Meeting with the writer Simon Johannin for the release of his third novel: Here begins a love

Meeting with the writer Simon Johannin for the release of his third novel: Here begins a love
Meeting with the writer Simon Johannin for the release of his third novel: Here begins a love

I read that you were starting a new cycle with Here begins a lover. Can you tell us which cycle closes and which opens?
When I wrote Nino in the night And The summer of carrion, then the two collections of poetry, I touched on adolescence: the twenties, the quest for an identity, the illusions that you lose. The dreams you have and the means you give yourself to get there with all the violence that represents. Today, I reached a milestone. I’m more wondering: what do you do once you survive this period? No matter where you come from, rich or poor, the intensity is the same. Once you get through that, and if it went well, you arrive at something more spiritual, more aware of yourself and others. And at that moment what do you do? We have the desire to be an artist and to do what it takes to get there. Once this is done, we realize that it is a world of images and illusions and that the truth sought through creation is not really found there. How to embrace adulthood after having ascended to youth? This is precisely Theo’s challenge.

The story of your book is also the story of a book that is not made, an unfinished book in the book. There are very beautiful pages where Théo understands that he is going astray in his business. To what extent did this duality between this book that the hero did not write and the one that you were writing govern your writing?
It’s smart that it exists… More seriously, I wanted to convey the ambivalent position of the writer regarding what he wants to say, and in the case where he expressed himself poorly, what he does of what he has already written. On the one hand I am very annoyed by this reactionary speech which claims that we can no longer say anything. Because it seems logical to me that over time, certain things can no longer be expressed in the same way. It’s a lazy idea. It is precisely the job of artists and thinkers to find new forms of expression, adapted to the times in which they are led to think and produce. And on the other hand, there is something knee-jerk, an almost violent reaction to the desire of certain people to moralize art. We can absolutely make a speech that plays with limits. You just have to find the form to do it. We can always be amoral, but there is a responsibility of writing, in the fact of putting down the words of an imagination through which we will live in the years to come, through the books that we write. And at the same time, for me a work that cares about being morally acceptable is well on its way to being shit. There was also this desire to create a strong narrative break. To bring the reader into the making of books, into this world of notebooks and poems. The book that we buy in a bookstore is a finished product, but there is a raw material for writing which sometimes even goes beyond its own author. This book within the book is therefore the expression of this ambivalence.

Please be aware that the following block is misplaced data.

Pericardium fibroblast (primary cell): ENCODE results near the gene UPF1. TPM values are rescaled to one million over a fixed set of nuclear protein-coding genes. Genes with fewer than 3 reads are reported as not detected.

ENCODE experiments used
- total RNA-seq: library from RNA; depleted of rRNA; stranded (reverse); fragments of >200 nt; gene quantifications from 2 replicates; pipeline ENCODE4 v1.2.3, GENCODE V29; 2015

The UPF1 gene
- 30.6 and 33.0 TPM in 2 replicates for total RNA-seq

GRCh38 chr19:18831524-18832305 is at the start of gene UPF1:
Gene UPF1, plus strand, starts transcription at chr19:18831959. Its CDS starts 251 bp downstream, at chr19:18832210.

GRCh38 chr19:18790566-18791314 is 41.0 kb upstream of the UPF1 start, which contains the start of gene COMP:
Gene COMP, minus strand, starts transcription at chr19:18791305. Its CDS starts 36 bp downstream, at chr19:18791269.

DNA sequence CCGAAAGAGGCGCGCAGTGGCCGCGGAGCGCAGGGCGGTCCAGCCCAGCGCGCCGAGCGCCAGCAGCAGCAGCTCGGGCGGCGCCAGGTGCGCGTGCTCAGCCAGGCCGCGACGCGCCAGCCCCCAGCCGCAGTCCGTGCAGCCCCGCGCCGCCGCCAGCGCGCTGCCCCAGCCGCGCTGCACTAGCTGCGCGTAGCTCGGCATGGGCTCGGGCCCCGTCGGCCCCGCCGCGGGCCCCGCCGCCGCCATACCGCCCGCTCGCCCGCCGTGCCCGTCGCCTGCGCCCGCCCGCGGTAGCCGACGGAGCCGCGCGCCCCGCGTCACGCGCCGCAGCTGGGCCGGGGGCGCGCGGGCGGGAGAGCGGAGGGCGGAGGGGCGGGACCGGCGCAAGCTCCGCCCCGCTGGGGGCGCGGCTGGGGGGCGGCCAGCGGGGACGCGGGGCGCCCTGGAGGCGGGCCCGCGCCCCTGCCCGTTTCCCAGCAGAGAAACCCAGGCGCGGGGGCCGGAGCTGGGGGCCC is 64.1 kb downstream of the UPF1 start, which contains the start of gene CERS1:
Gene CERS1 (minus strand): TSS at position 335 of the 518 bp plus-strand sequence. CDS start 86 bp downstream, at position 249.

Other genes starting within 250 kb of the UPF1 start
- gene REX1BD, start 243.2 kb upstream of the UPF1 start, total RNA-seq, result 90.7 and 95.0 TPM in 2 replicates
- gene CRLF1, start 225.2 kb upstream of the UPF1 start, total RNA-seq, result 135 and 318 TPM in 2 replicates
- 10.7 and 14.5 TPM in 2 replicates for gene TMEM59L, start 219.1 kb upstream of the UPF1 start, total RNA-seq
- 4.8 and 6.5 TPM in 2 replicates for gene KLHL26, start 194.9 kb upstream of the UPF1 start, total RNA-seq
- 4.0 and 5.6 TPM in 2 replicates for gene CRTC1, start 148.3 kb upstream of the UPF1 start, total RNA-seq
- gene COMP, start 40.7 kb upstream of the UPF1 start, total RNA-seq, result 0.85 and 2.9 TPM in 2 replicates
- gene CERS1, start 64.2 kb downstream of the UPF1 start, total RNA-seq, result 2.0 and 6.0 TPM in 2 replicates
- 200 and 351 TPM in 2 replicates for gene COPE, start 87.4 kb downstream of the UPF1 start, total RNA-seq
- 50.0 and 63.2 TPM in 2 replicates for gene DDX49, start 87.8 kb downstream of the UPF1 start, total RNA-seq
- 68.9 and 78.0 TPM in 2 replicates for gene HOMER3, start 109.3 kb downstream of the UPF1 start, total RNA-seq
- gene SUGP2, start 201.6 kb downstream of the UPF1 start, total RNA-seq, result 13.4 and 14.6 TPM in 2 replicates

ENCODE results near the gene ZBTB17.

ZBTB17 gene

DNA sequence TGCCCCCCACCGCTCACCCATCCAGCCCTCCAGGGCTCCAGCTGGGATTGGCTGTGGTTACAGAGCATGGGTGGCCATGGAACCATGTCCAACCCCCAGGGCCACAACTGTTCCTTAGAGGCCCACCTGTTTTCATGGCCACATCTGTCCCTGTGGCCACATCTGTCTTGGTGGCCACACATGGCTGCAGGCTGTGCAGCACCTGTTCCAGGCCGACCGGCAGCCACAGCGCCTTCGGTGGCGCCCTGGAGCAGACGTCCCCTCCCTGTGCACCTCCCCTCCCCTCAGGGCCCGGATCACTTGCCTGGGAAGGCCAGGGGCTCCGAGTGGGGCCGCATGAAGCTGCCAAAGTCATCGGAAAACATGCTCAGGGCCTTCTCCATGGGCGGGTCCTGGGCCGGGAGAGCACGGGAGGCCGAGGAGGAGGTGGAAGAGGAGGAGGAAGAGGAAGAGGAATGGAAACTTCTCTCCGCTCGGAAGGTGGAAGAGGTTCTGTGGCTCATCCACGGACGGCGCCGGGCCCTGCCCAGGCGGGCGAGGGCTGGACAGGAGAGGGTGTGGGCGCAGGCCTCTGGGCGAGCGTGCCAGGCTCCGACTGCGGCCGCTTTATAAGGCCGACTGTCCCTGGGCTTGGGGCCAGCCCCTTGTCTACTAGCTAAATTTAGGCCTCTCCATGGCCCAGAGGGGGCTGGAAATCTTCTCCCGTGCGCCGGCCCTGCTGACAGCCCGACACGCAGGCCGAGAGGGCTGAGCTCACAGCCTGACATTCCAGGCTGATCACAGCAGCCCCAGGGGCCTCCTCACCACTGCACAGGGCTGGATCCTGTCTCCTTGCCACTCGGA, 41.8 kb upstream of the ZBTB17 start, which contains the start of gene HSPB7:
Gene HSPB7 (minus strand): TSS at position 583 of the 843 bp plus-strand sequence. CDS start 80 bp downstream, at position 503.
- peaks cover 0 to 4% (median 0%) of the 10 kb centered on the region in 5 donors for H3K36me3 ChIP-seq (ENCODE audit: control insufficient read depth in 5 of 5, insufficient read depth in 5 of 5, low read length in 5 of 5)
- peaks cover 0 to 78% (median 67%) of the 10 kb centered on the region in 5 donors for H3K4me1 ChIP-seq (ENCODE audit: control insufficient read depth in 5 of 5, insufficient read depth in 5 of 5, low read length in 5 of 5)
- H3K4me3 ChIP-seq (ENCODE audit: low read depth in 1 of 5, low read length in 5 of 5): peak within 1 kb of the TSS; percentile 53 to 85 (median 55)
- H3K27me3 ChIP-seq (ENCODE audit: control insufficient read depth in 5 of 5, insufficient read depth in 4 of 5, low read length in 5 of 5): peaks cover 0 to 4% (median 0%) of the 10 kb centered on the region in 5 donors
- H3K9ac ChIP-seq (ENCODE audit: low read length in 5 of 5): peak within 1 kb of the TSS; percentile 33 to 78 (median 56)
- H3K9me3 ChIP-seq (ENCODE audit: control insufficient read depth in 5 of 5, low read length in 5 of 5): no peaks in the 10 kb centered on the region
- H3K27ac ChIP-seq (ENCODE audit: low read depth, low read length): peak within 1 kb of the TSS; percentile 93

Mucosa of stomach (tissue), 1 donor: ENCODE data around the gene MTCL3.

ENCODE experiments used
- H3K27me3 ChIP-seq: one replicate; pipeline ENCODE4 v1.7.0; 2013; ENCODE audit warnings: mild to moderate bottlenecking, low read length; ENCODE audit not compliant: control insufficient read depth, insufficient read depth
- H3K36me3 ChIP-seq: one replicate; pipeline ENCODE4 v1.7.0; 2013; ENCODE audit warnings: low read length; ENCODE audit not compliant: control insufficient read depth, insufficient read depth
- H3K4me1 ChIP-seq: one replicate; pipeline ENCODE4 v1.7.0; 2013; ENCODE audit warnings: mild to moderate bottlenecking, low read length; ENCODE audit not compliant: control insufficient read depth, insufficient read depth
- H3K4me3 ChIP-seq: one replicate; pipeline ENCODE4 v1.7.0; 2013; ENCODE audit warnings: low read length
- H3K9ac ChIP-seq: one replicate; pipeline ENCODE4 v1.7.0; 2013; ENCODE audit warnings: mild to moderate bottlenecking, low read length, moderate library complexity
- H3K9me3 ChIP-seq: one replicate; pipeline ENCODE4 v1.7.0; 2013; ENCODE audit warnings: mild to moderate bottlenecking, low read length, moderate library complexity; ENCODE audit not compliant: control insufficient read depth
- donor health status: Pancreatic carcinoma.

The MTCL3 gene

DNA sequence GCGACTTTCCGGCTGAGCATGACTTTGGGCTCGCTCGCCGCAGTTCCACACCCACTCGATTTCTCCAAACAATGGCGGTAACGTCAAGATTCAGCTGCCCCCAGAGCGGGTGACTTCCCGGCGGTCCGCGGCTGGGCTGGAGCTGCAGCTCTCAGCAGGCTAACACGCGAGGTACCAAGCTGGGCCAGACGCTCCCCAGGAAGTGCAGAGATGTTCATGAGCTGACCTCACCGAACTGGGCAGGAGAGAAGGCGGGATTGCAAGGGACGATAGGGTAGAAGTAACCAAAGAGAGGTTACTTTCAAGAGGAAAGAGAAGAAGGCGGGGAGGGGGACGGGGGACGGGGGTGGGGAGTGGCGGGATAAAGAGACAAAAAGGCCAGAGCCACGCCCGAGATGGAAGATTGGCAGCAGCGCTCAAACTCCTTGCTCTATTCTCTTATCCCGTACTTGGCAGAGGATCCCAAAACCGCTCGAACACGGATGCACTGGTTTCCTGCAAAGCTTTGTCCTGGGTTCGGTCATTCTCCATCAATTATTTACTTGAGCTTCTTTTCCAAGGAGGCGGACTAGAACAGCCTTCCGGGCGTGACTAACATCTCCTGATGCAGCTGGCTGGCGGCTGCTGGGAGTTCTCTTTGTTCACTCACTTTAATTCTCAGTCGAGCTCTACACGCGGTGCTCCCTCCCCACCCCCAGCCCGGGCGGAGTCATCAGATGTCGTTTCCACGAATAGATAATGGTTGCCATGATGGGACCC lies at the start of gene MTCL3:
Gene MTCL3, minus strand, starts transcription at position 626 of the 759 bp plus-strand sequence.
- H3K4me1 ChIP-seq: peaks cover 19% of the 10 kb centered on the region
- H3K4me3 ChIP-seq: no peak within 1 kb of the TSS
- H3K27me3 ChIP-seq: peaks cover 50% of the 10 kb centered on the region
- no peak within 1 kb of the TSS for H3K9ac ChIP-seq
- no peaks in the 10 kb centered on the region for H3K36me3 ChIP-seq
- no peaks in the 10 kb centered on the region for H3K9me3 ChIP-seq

Like this book within the book, your story is based on different visions of the world. I’m thinking in particular of this chapter where Théo, a nihilistic hero, spends a moment full of irony and bittersweet affection having cards drawn from a slightly hostile LGBT activist. Can you tell us how you came to write this chapter?
I am very interested in this area for its symbolic charge. archetypal things. Astrology does not interest me in itself as a truth. But I have accumulated a certain amount of knowledge about tarot. I have a spirituality that I live outside of any religious dogmatism because dogma deeply disgusts me. I do with what speaks to me. This scene comes from the fact that I hear a lot of people talking nonsense about astrology, whether it’s about horoscopes, signs etc… It has become a way ofessentialize the other and to enclose it in a finished discourse. Something almost a little fascist. While the Tarot de Marseille is the alchemist survival of the Middle Ages. It’s a huge symbolic heritage all around the Mediterranean. So I wanted to create a teaching scene around the relationship we should have with these things. It is no longer a question of knowing the future, but of drawing symbols and creating discourse in a collective way. I also wanted to talk about what’s happening with queer friends who sometimes go through the cards to create new narratives about identity. We are dispossessed of ourselves by commercial society, and the tarot is a tool like any other available to individuals to recreate the sacred around their person. That’s what’s powerful, I think. As for Louny’s hostility, for me it is simply a person in Théo’s trajectory who comes to confront his hetero prism. To get him out of this colonial attitude where the world belongs to him because he looks at it, and which tells him that his point of view is not obvious. If Louny is someone who is a little angry, there is above all a lot of love circulating in this scene.

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